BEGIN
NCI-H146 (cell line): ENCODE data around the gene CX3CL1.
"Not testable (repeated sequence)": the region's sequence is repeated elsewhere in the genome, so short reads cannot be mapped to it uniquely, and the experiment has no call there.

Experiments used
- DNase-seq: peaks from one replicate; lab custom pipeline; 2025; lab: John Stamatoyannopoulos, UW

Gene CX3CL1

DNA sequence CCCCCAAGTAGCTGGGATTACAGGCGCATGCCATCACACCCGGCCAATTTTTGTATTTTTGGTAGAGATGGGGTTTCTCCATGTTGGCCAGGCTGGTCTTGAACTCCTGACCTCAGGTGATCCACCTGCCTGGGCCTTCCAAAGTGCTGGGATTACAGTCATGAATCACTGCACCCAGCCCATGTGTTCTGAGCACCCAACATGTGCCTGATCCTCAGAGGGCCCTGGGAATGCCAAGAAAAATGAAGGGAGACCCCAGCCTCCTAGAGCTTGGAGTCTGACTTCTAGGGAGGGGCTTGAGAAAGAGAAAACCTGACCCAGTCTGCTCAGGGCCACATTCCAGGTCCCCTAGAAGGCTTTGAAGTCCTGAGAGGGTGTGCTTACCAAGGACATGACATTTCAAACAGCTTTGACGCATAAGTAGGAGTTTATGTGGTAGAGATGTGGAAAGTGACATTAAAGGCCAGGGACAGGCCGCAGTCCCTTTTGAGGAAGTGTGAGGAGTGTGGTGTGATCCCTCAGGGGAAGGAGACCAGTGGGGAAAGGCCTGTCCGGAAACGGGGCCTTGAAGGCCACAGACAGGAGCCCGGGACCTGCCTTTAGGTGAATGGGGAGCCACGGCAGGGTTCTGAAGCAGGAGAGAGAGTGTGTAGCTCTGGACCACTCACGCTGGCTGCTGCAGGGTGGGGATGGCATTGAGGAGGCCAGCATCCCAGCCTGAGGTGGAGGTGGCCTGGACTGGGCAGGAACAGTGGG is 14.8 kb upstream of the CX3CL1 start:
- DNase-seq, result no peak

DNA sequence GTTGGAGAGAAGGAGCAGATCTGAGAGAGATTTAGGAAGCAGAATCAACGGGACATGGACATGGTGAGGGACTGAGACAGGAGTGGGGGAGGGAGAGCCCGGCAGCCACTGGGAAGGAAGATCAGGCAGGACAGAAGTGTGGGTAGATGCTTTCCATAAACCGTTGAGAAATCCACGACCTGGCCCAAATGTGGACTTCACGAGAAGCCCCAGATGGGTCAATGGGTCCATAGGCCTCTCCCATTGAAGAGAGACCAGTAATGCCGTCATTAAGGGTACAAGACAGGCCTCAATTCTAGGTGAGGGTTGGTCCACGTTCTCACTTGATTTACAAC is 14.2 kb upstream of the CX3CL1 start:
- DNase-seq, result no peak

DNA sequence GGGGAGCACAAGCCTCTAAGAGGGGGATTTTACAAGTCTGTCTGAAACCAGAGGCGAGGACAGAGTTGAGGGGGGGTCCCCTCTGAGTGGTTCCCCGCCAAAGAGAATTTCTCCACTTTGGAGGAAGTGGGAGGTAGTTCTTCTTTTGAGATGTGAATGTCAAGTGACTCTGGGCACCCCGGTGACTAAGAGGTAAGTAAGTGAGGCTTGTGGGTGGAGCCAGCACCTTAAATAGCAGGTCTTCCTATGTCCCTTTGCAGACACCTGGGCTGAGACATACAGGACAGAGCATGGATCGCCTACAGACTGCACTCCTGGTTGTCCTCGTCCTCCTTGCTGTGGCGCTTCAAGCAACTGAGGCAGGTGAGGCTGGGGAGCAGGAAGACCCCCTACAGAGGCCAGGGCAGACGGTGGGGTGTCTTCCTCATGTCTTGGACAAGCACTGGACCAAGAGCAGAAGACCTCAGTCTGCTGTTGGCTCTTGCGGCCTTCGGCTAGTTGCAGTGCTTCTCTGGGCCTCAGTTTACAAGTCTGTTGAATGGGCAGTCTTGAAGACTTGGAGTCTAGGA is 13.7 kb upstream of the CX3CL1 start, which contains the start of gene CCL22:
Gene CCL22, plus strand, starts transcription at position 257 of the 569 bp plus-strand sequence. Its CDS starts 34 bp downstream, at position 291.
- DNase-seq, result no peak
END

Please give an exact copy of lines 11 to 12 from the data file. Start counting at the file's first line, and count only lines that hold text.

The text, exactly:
Gene CCL22, plus strand, starts transcription at position 257 of the 569 bp plus-strand sequence. Its CDS starts 34 bp downstream, at position 291.
- DNase-seq, result no peak